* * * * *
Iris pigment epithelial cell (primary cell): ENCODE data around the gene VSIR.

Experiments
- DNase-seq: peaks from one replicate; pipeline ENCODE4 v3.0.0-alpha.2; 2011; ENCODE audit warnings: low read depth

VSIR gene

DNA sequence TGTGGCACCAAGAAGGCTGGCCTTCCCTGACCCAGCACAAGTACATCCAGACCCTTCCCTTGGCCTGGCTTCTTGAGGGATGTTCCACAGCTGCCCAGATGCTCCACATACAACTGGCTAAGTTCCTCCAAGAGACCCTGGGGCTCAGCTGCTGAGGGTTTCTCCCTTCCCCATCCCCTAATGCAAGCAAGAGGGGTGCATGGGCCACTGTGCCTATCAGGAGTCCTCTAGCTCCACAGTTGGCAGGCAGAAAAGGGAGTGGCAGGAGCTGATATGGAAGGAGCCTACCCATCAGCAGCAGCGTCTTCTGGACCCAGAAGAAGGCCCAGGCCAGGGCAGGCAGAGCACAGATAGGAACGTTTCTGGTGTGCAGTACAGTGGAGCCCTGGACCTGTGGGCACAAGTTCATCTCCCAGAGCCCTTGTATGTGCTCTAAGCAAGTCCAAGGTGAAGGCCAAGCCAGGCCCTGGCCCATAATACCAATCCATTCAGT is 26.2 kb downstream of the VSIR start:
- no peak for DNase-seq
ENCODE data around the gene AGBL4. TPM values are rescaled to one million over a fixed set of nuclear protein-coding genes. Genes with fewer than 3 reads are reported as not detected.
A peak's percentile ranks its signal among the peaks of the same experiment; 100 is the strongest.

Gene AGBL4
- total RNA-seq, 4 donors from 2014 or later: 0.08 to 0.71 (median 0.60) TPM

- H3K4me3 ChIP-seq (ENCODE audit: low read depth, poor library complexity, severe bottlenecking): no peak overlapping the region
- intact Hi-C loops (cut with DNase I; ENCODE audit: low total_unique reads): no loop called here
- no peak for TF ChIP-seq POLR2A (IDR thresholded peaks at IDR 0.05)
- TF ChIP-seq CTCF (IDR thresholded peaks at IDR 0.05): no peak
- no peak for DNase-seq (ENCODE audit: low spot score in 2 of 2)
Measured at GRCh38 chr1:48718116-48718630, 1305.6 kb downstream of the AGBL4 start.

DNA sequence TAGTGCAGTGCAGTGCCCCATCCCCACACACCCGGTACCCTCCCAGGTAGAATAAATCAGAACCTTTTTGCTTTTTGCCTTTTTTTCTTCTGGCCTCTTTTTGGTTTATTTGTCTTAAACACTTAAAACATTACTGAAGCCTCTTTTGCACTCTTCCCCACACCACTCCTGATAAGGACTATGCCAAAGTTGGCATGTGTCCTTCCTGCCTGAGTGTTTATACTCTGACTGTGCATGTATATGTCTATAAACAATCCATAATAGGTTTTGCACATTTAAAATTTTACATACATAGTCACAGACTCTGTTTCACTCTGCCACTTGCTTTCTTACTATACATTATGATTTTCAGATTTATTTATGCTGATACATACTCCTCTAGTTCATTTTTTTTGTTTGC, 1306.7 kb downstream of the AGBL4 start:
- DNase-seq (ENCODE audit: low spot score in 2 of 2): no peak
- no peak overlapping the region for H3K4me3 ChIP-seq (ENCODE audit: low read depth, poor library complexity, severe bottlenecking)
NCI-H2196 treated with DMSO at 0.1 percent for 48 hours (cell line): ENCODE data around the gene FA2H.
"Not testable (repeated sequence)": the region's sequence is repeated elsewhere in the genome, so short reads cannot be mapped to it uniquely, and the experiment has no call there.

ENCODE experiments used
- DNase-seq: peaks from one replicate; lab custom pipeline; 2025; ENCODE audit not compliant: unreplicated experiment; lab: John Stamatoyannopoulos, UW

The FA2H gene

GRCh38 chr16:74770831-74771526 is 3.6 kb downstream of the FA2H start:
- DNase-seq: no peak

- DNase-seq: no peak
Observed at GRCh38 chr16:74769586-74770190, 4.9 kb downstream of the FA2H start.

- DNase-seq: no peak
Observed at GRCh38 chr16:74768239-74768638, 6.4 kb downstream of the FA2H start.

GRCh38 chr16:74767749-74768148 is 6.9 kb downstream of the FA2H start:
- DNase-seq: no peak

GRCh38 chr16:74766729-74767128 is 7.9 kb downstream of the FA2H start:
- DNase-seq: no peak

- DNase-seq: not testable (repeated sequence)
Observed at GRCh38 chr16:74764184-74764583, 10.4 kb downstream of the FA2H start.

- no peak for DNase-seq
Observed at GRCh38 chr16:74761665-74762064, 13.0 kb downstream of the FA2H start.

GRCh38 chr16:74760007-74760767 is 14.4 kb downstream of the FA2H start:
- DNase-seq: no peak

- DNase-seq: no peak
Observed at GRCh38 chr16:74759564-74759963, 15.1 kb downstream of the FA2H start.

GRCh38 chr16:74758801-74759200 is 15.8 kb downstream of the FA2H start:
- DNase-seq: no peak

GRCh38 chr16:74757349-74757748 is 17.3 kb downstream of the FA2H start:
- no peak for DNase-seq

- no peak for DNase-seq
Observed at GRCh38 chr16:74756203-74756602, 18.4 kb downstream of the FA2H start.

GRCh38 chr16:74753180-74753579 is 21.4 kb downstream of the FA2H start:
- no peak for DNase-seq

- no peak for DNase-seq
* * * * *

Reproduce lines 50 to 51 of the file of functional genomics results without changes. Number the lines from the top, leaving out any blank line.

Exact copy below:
- no peak for DNase-seq

- no peak for DNase-seq